Index of content:
Volume 115, Issue 1, January 2004
- ACOUSTIC SIGNAL PROCESSING 
115(2004); http://dx.doi.org/10.1121/1.1635407View Description Hide Description
This study describes a method for determining the statistical confidence in estimates of direction-of-arrival and trace velocity stemming from signals present in atmospheric infrasound data. It is assumed that the signal source is far enough removed from the infrasound sensor array that a plane-wave approximation holds, and that multipath and multiple source effects are not present. Propagation path and medium inhomogeneities are assumed not to be known at the time of signal detection, but the ensemble of time delays of signal arrivals between array sensor pairs is estimable and corrupted by uncorrelated Gaussian noise. The method results in a set of practical uncertainties that lend themselves to a geometric interpretation. Although quite general, this method is intended for use by analysts interpreting data from atmospheric acoustic arrays, or those interested in designing and deploying them. The method is applied to infrasound arrays typical of those deployed as a part of the International Monitoring System of the Comprehensive Nuclear-Test-Ban Treaty Organization.
115(2004); http://dx.doi.org/10.1121/1.1632482View Description Hide Description
Time-reversal is addressed for imaging elastic targets situated in an acoustic waveguide. It is assumed that the target-sensor range is large relative to the channel depth. We investigate the theory of wideband time-reversal imaging of an extended elastic target, for which the target dimensions are large relative to the principal wavelengths. When performing time-reversal imaging one requires a forward model for propagation through the channel, and the quality of the resulting image may be used as a measure of the match between the modeled and actual (measured) channel parameters. It is demonstrated that the channel parameters associated with a given measurement may be determined via a genetic-algorithm (GA) search in parameter space, employing a cost function based on the time-reversal image quality. Example GA channel-parameter-inversion results and imagery are presented for measured at-sea data.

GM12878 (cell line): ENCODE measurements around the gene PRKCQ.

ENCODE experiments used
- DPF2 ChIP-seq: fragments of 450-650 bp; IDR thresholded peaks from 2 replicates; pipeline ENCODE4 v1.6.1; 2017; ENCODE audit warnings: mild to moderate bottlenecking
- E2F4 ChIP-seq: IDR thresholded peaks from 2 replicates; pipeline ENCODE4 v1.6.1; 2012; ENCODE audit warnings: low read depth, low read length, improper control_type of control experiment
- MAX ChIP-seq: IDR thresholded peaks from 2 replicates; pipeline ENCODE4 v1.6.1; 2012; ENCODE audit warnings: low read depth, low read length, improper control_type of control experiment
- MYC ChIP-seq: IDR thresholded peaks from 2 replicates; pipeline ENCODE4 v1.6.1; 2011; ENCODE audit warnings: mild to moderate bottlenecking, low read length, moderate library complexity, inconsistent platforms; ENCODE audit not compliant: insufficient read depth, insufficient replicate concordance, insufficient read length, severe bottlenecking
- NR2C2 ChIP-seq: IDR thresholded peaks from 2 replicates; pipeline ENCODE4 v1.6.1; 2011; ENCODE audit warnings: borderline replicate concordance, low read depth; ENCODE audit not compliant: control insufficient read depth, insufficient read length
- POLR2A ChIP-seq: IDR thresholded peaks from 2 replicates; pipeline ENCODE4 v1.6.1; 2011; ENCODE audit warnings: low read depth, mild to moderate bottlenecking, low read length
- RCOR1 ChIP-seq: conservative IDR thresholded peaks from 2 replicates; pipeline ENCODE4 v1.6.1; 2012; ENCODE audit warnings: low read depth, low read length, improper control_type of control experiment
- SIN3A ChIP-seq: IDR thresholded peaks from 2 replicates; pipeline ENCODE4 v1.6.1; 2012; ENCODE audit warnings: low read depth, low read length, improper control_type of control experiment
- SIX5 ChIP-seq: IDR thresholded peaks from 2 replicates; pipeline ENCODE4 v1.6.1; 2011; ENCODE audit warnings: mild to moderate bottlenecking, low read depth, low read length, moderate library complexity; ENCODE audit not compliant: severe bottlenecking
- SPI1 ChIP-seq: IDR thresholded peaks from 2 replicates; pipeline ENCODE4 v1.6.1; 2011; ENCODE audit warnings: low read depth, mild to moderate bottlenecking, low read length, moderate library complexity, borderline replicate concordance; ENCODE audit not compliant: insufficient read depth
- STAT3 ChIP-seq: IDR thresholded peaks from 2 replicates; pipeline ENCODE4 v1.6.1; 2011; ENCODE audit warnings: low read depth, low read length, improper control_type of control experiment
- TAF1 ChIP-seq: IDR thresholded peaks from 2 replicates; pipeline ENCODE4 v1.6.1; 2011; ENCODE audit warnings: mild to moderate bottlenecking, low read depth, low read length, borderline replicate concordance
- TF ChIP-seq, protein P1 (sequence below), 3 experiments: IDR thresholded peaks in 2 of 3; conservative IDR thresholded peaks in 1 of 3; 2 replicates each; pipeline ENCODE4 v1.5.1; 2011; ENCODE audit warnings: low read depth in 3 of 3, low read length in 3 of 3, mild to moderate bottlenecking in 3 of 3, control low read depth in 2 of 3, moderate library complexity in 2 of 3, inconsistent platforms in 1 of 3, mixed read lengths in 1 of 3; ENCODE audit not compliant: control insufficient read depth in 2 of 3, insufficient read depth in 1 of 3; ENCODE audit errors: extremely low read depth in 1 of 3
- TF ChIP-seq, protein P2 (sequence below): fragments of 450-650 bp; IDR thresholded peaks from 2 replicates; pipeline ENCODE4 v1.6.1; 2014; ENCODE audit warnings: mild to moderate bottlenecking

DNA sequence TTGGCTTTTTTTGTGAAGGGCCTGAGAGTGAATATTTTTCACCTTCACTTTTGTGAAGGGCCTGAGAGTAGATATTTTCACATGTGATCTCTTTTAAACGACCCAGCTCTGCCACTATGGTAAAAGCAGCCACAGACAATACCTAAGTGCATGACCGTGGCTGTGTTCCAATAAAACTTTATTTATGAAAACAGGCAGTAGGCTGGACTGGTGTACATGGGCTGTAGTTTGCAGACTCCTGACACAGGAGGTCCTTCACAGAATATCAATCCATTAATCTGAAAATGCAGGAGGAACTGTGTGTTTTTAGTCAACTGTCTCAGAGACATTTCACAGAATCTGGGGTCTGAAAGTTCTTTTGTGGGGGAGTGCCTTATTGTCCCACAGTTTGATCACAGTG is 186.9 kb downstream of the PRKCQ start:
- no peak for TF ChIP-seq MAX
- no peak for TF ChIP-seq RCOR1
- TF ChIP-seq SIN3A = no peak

115(2004); http://dx.doi.org/10.1121/1.1625683View Description Hide Description
The problem of inferring unknown geometry and material parameters of a waveguidemodel from noisy samples of the associated modal dispersion curves is considered. In a significant reduction of the complexity of a common inversion methodology, the inner of two nested iterations is eliminated: The approach described does not employ explicit fitting of the data to computed dispersion curves. Instead, the unknown parameters are adjusted to minimize a cost function derived directly from the determinant of the boundary condition system matrix. This results in an efficient inversion scheme that, in the case of noise-free data, yields exact results. Multimode data can be simultaneously processed without extra complications. Furthermore, the inversion scheme can accommodate an arbitrary number of unknown parameters, provided that the data have sufficient sensitivity to these parameters. As an important application, we consider the sonic guidance condition for a fluid-filled borehole in an elastic, homogeneous, and isotropic rock formation for numerical forward and inverse dispersion analysis. We investigate numerically the parametric inversion with errors in the model parameters and the influence of bandwidth and noise, and examine the cases of multifrequency and multimode data, using simulated flexural and Stoneley dispersion data.